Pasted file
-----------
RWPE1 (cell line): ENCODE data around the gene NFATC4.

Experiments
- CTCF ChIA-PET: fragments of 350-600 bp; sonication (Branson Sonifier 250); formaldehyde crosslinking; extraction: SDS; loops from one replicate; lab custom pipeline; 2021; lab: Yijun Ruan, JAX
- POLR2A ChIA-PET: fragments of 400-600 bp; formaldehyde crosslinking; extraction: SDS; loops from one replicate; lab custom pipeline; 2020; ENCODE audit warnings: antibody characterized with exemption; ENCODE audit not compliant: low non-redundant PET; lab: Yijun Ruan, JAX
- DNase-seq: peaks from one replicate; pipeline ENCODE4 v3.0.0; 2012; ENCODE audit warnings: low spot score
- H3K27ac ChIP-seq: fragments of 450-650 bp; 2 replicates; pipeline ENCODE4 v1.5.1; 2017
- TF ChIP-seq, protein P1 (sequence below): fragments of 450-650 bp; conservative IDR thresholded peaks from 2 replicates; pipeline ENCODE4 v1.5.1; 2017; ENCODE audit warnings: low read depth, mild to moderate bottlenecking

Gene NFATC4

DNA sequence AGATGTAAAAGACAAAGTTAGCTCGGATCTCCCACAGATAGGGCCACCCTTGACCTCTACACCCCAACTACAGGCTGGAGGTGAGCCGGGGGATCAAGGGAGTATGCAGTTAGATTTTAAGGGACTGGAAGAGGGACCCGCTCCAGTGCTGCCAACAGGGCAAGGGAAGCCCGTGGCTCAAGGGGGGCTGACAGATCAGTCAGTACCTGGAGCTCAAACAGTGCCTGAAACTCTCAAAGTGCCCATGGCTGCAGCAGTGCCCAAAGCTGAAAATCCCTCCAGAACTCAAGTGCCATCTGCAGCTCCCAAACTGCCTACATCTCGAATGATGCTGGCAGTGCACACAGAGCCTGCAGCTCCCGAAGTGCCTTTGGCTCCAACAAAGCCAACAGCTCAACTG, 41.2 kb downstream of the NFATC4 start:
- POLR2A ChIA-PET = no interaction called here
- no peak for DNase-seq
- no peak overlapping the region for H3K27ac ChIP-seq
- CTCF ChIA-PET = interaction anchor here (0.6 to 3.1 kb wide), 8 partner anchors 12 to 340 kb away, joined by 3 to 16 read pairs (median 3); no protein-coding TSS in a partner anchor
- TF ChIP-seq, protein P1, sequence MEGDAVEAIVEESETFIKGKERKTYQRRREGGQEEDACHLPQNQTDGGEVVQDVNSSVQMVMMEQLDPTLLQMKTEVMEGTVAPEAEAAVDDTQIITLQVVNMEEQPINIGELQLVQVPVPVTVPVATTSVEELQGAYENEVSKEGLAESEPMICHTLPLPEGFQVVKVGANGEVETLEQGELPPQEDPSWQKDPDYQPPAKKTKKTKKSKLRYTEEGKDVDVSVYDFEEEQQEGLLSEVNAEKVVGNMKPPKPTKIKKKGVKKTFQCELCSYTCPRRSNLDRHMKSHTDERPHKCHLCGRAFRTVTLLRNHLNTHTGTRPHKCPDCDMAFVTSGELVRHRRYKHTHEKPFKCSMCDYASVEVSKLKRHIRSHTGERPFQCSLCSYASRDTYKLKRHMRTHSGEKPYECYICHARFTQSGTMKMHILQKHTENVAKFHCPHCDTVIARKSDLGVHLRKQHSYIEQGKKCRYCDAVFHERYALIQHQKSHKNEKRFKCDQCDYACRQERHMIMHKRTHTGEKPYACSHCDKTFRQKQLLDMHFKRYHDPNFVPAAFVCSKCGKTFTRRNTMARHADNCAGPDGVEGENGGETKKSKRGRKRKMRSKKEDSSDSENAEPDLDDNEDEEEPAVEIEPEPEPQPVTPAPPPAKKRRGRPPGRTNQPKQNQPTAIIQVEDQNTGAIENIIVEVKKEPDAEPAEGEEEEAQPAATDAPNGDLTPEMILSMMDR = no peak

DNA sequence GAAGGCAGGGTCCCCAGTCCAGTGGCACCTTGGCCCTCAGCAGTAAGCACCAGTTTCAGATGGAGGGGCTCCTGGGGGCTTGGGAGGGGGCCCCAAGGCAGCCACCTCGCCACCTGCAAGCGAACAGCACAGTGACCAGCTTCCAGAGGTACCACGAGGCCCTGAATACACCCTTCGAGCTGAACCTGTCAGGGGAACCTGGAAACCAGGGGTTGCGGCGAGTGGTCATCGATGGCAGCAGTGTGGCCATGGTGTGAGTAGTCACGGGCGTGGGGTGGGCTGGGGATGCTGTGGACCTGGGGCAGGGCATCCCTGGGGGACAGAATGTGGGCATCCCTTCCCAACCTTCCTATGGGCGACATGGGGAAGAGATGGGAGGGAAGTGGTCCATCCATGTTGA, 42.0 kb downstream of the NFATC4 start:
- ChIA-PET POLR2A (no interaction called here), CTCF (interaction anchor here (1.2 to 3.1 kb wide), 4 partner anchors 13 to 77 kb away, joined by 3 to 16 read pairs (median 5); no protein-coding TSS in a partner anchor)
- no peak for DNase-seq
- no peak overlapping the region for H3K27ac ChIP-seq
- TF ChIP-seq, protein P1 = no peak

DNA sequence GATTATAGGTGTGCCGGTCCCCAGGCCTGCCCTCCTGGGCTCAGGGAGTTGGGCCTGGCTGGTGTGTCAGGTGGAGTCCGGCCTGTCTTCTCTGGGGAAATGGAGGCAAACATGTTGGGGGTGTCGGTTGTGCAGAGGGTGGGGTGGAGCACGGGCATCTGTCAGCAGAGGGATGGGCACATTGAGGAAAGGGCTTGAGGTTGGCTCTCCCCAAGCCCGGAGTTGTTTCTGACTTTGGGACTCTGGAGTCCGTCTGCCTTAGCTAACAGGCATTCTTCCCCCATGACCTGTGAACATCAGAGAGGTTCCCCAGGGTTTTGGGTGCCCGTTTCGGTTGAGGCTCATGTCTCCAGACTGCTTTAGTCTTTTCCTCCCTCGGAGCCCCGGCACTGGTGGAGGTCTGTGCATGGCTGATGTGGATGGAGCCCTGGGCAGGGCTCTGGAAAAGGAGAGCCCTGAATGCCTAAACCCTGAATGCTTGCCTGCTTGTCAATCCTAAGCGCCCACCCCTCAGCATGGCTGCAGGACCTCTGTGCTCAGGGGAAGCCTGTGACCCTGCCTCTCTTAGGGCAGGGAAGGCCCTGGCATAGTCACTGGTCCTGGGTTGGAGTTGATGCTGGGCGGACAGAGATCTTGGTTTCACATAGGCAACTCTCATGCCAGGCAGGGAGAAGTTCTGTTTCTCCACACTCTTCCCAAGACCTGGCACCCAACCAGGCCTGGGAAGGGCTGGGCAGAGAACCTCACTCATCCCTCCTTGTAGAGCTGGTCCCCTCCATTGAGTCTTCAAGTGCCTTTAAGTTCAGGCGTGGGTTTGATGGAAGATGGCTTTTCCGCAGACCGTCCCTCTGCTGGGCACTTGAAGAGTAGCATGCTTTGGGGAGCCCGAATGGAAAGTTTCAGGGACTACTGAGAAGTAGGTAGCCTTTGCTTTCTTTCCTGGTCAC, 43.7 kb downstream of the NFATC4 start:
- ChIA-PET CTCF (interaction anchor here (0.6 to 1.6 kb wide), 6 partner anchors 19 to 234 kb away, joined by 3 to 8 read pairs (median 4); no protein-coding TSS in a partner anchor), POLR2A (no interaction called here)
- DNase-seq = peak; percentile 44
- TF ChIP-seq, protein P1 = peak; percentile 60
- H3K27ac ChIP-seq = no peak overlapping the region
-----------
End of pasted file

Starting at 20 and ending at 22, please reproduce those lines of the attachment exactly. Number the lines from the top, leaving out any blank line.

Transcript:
DNA sequence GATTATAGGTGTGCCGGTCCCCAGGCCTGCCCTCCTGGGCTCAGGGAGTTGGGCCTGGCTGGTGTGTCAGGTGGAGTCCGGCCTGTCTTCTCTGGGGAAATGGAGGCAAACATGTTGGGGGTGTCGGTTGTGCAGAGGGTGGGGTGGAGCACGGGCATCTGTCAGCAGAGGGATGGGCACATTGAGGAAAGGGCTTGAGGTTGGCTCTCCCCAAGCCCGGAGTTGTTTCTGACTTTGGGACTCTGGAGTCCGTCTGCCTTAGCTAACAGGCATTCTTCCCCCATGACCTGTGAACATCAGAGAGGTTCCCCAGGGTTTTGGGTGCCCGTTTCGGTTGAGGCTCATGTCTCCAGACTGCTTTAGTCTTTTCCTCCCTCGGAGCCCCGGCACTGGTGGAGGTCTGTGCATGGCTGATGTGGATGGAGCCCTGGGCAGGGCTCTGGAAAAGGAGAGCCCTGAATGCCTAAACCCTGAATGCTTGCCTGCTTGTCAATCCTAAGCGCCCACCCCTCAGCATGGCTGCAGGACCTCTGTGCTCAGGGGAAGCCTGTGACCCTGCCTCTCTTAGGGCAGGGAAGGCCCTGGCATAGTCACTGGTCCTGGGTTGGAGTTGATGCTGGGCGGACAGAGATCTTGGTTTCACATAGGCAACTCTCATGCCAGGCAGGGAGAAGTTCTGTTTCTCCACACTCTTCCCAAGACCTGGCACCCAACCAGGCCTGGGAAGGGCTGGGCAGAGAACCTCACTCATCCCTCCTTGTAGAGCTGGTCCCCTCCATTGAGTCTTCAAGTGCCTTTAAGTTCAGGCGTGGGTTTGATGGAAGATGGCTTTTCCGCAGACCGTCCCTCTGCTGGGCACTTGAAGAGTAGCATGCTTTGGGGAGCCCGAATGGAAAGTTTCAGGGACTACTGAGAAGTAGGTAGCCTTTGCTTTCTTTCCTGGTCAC, 43.7 kb downstream of the NFATC4 start:
- ChIA-PET CTCF (interaction anchor here (0.6 to 1.6 kb wide), 6 partner anchors 19 to 234 kb away, joined by 3 to 8 read pairs (median 4); no protein-coding TSS in a partner anchor), POLR2A (no interaction called here)
- DNase-seq = peak; percentile 44